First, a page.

We have to change to help ourselves. The past commitment to helping people into their own house has dropped away, and a large deficit has built up. Labour could once again offer low mortgage rates at least for the first ten years, plus a reasonably low deposit, once a savings record had built up in Kiwibank. And of course monthly help with a child allowance for the first three children, one of which could be capitalised towards the house would be a good return to helpful practical policies for families.

      • karol 12.2.1

        Or we could just move away from this idea that we all need to own property. Myself, I have no interest in doing so.

        Joint ownership of property may appeal to some, but not necessarily everyone.

        • greywarbler 12.2.1.1

          karol
          Housing of different sorts is needed. And different methods of establishing individual rights to it rental or what. So something for everyone, if there is sensible planning that meets public approval, people’s input should be encouraged to see what is required.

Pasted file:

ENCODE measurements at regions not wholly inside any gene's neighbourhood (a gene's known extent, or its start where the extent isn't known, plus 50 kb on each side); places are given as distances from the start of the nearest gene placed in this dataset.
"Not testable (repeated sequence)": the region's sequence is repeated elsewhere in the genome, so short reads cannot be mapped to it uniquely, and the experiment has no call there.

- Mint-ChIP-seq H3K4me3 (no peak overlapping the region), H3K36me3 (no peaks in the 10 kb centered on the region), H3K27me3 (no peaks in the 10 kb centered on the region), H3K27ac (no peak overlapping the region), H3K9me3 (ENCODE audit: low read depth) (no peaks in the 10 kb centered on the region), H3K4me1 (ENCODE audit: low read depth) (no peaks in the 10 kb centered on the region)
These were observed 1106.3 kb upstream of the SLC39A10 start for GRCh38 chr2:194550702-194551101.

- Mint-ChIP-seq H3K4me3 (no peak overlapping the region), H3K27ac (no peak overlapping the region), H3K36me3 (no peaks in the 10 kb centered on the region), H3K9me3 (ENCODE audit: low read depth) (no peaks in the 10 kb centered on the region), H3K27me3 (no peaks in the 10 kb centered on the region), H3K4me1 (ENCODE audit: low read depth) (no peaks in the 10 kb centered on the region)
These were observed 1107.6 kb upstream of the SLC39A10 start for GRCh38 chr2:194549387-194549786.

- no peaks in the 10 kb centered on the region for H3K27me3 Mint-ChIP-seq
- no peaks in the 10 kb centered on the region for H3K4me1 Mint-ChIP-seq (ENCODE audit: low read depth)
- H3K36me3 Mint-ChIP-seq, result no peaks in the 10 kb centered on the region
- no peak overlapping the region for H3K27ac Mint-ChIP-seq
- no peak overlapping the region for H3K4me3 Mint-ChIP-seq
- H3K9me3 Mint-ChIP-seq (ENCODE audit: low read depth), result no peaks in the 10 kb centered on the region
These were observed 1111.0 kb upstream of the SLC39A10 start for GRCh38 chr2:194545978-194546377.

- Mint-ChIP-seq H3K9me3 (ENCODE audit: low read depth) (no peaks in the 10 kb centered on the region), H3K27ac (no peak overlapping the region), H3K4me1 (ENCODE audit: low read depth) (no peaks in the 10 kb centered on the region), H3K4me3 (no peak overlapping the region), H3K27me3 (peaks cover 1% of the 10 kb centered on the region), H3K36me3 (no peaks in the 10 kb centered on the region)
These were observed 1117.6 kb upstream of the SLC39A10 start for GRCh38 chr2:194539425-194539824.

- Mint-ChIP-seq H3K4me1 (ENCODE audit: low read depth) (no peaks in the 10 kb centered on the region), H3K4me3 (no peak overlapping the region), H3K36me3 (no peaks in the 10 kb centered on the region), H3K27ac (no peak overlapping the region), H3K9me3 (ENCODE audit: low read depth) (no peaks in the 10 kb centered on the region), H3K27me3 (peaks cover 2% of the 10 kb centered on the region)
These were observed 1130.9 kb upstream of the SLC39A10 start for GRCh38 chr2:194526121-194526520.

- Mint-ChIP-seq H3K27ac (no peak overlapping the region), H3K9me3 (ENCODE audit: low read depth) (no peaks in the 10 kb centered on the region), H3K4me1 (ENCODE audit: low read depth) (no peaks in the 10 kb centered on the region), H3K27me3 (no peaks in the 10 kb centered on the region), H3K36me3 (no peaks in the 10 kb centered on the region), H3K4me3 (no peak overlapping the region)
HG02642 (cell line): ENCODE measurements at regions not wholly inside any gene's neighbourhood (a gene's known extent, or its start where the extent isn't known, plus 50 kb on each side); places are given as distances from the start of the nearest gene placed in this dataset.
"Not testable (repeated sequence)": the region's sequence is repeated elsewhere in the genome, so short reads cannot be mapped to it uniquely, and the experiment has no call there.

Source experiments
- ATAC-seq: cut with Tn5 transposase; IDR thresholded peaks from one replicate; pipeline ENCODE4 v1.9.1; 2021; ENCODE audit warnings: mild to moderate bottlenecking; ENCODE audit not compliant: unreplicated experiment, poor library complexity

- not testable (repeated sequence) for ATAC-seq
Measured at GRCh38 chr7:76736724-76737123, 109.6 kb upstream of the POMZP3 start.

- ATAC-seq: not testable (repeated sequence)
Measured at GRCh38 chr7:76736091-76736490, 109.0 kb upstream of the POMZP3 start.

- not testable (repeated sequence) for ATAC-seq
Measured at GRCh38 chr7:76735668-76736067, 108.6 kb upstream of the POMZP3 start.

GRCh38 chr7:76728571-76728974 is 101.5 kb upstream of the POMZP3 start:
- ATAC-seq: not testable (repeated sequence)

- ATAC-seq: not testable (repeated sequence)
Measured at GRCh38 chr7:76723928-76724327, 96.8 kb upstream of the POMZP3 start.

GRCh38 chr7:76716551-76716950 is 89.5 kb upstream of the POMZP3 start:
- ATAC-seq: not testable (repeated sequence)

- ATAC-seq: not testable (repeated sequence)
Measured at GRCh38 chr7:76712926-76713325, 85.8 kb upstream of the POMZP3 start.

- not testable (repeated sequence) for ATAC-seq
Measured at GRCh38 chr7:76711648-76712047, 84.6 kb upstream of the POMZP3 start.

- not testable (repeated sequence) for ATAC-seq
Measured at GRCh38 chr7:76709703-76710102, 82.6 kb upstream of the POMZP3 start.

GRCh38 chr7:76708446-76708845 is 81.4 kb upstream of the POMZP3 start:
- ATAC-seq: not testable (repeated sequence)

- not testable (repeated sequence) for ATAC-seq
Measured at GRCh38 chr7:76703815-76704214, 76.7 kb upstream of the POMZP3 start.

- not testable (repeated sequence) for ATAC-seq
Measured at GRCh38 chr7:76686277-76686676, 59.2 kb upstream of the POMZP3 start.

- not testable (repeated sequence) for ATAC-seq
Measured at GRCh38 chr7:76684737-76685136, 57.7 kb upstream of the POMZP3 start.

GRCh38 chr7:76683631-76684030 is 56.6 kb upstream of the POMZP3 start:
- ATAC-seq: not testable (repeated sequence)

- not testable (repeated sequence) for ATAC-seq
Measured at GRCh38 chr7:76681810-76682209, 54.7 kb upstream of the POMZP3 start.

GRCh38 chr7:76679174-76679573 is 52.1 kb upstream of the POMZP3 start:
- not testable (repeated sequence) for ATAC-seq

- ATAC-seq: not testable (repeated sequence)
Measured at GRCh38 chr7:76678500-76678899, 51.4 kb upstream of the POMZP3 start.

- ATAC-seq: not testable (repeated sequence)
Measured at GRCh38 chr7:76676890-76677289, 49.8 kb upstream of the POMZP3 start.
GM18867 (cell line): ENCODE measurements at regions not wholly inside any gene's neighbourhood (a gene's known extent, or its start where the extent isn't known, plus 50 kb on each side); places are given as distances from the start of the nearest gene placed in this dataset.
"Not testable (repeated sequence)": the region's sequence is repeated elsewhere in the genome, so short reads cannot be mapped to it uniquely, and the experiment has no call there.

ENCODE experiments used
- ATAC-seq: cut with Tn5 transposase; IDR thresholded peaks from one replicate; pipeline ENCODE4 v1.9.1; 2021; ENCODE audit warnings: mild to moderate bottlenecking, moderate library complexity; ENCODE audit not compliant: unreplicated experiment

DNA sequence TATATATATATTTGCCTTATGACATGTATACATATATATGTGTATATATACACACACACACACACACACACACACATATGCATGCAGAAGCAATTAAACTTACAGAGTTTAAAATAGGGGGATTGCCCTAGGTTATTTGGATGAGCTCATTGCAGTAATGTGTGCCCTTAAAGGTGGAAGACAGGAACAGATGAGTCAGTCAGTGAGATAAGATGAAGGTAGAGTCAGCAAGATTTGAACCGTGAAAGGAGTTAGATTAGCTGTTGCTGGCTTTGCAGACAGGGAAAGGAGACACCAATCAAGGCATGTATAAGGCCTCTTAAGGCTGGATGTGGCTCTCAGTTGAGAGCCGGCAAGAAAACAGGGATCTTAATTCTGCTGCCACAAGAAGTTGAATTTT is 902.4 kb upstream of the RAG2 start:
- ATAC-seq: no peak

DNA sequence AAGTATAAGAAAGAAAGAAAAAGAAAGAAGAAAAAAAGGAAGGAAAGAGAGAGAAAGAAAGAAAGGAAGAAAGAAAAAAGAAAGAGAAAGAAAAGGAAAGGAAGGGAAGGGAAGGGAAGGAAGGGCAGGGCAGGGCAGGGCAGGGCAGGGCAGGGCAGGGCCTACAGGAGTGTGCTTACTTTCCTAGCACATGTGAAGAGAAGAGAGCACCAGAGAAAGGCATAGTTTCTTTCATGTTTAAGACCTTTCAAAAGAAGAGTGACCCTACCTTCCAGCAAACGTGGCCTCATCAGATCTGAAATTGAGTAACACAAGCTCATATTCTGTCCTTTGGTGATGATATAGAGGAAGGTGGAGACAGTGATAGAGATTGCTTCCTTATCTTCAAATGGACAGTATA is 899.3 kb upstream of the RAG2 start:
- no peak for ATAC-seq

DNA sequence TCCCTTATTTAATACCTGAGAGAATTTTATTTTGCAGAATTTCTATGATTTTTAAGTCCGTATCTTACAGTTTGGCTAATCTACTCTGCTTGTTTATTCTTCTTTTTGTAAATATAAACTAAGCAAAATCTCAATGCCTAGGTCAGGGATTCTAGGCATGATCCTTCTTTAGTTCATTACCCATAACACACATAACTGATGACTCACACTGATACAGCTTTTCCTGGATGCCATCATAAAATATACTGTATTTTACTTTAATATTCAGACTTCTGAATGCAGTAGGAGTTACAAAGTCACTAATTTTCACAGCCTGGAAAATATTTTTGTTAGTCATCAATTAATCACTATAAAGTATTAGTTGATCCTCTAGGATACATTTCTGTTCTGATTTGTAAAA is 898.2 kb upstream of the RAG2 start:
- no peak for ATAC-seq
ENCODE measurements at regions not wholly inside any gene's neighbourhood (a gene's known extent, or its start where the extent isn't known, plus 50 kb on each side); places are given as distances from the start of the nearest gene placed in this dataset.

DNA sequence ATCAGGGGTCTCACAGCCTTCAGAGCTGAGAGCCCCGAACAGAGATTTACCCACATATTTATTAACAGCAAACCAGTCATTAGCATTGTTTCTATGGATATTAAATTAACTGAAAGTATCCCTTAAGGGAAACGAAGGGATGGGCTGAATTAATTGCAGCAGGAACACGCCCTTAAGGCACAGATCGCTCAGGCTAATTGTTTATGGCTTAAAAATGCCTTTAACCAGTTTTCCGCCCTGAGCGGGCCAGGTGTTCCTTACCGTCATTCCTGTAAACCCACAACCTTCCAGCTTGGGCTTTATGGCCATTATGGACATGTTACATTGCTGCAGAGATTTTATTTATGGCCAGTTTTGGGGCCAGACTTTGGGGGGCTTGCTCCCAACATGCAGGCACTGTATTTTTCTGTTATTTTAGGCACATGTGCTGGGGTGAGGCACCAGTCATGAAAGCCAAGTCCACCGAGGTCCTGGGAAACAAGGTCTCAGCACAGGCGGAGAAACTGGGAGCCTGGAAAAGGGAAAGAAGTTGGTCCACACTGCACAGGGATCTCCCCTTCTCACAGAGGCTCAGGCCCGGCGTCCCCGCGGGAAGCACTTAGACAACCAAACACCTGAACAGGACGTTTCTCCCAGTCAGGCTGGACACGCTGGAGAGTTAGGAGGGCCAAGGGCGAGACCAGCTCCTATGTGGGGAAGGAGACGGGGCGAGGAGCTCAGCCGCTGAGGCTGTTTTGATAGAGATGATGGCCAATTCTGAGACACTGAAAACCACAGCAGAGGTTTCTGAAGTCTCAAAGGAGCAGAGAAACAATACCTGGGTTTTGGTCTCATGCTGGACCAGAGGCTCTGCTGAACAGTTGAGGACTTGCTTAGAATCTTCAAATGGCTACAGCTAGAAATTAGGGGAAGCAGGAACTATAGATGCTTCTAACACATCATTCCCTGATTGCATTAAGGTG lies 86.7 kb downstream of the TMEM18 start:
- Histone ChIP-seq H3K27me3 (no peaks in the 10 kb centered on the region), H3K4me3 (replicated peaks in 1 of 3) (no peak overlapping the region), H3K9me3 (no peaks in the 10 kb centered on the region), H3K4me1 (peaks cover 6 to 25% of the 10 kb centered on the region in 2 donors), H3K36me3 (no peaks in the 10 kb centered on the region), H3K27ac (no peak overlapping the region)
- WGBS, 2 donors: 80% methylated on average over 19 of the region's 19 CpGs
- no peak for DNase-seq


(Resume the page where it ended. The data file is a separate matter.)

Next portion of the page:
• karol 12.2.1.1.1

            Yes, there needs to be a range of possibilities – state/council housing, private rentals, and various ownership options. At the moment, too much stress is put on everyone trying to own.

            I have heard said that younger people now are less in to home ownership (from necesssity) and also less into owning/driving cars. That may not be a bad shift. It may mean they are open to a wide range of alternatives.

            • bad12 12.2.1.1.1.1

              True Karol, but while the equation home-owner/ home renter is still in demographic terms still in favor of the owner the politicians will be reluctant to change anything,

              When the demographic swings the other way, renters outweighing owners by a larger % in the population then and probably only then will the ‘political process’ begin to address the cost to not only people but the economy itself,

              Until that swing occurs the renters in society will remain an un-noticed, unreported on demographic…

              • bad12